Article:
Justis needed to touch the man to heal him but he had no illusions that the man would allow that without putting up a fight. He shifted behind the prisoner. The man grunted and started to squirm around to keep Justis in his sights, but the pain of his wounds must have stopped him for he suddenly froze, his chest heaving.

Justis took that moment to squeeze his hand through the bars and lay it on the middle of the man’s broad back, between his shoulder blades. Hero flinched but didn’t move away, still gasping for breath. Justis closed his eyes and focused, automatically weaving the spells in his mind that allowed him to assess the prisoner’s injuries.

He had just barely started his investigation, when the prisoner tried to shift away. Justis moved with him, keeping his hand on the man’s back. There was no place he could go in the small cage, but Justis would never be able to heal Hero if he were fighting him. He had mended many a broken bone, however, and knew how to cause a person to fall asleep so that they wouldn’t have to suffer through the painful bone setting and healing treatment.

Quickly summoning his inner reserves of strength, he focused on the man’s mind. His grandmother’s calm voice spoke in his head as it usually did when he was following her teachings. “Locate the area of the brain in the middle just below the ears. Now stimulate the cells that are producing the chemical that brings on sleep…”

When, at the tender age of eight, he had first started working with Nana, learning the healing arts, things like locating cells and discovering what chemicals they were producing seemed impossible. Now, twelve years later, that skill was second nature to him. As he caused more of the chemical that brought on sleep to be produced at a rapid rate, he felt panic sweep through the man under his hand. He must have realized that Justis was causing him to feel sleepy. He jerked away from Justis’s touch, but it was too late already. Either that or he passed out from the pain caused by his abrupt movement. Whatever the reason, he suddenly slumped against the back of the cage, boneless.

Justis wasted no time in laying a hand on the man and making sure he wasn’t going to wake up again soon. Then he explored. He could feel the blazing heat around his shoulder wound as his body fought the infection that had taken hold. The wound was deep but it hadn’t pierced his lung and had missed his heart by several inches. There was also a hot spot on his head and another on his right leg, below his knee. Justis hadn’t realized his leg was broken. He also soon discovered that Hero was bleeding internally—his spleen had ruptured. Otherwise, there were bruises, scratches and scrapes all over his body.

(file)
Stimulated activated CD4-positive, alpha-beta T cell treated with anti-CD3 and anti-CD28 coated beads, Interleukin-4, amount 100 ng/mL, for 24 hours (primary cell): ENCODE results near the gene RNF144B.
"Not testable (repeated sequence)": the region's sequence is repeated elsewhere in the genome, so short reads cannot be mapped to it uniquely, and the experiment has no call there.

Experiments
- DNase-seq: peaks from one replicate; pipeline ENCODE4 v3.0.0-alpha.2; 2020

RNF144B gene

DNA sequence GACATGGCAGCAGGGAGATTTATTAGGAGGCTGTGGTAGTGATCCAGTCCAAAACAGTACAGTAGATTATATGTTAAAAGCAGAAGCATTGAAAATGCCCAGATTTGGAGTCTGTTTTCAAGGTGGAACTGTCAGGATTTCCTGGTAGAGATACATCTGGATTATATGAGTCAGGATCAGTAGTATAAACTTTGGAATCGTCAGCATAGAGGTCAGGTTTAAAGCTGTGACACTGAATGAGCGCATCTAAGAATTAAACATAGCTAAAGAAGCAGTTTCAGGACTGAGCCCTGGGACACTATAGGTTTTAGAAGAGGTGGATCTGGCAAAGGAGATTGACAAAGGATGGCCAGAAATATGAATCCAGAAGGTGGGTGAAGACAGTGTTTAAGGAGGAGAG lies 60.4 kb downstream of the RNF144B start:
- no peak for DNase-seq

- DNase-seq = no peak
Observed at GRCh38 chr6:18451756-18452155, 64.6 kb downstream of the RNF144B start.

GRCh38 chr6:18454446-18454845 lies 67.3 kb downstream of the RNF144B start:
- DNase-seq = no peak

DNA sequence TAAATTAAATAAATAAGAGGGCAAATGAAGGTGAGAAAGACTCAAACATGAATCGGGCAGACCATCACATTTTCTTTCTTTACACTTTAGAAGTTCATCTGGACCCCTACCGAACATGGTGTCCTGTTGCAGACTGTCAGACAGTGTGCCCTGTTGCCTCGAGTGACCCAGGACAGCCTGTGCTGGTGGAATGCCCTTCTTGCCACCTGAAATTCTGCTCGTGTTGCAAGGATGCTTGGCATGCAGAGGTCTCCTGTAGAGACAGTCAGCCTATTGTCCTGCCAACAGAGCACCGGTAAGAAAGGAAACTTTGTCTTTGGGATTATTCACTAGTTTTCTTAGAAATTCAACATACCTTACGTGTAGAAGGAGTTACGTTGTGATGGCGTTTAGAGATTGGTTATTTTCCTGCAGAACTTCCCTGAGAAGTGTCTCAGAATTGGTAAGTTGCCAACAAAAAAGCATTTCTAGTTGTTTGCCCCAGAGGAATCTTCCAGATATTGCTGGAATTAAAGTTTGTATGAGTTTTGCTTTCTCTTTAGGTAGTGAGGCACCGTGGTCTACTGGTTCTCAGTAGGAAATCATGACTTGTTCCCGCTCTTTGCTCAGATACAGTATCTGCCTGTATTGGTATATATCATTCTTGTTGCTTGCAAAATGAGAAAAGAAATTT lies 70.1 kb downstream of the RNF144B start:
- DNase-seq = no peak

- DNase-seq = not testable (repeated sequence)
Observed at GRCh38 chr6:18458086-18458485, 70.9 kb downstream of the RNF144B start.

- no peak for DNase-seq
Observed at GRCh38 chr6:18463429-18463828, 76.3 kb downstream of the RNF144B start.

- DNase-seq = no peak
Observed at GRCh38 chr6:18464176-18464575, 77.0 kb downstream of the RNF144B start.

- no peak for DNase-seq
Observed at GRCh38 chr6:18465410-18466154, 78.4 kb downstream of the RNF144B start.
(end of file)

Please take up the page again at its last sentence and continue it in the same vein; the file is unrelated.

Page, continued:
Overall, the prisoner was in worse shape than anyone Justis had ever treated for trauma. He had healed wounds before, but nothing quite as serious as the suppurating wound in Hero’s chest, and he’d never repaired a spleen.

He worked quickly but carefully, first stimulating Hero’s natural waste management system to carry away the excess blood that was pooling in his abdomen. He managed to staunch the flow of blood and mend the tears in the tissue that surrounded the spleen. Then he set about healing the bone, noting that it had been broken before in the same place and probably hadn’t been set properly. He wondered if his hero had walked with a limp. Meticulously removing the scared bone and tissue, he once more urged Hero’s waste system to carry it away. He needed to set the bone by hand—he didn’t have the ability to move objects, at least not that he’d been able to master.

Keeping one hand on the man’s back, he shifted around to the other side and laid a hand on his arm. Once he had a second point of contact, he was able to move his other hand. Never losing touch with his patient, he maneuvered around so he could reach his damaged leg. Slipping his hand through the cage again, he grasped Hero’s calf just below the break and brought his other hand to just above it. Using his inner sight, he carefully manipulated the bone under his hands until the two ends lined up perfectly—except… As he had feared, a chip was missing. A quick perusal showed that it firmly imbedded in the man’s calf muscle several inches away from where it belonged, and it had long since died and started to decompose. It would be of no use to him.

Pouring more of his strength into his work, he simulated the growth cells on the ends of the bones, fusing the fitted pieces together and causing a mass to grow where the chip had been removed. It was tiring and detailed work, and he was glad he didn’t need to use his blurry eyesight to see what he was doing. Eventually he had the new cells arranged in a perfect patch for the missing chip. Going over his work once more, he was satisfied that it was as flush as it could be, indistinguishable from the surrounding tissue except by its newness. It would take weeks to harden to the same quality as the rest of the bone, but if the prisoner didn’t put any weight on it, and in his present circumstances, he couldn’t, it should heal just fine.

Justis boosted the sleep chemical again and set to work burning the infection out of the man’s shoulder wound. There was dirt in the wound that he couldn’t do anything about. Normally he would have thoroughly flushed a wound before beginning treatment, but that would have left evidence of his ministrations. He couldn’t risk someone finding out what he had done.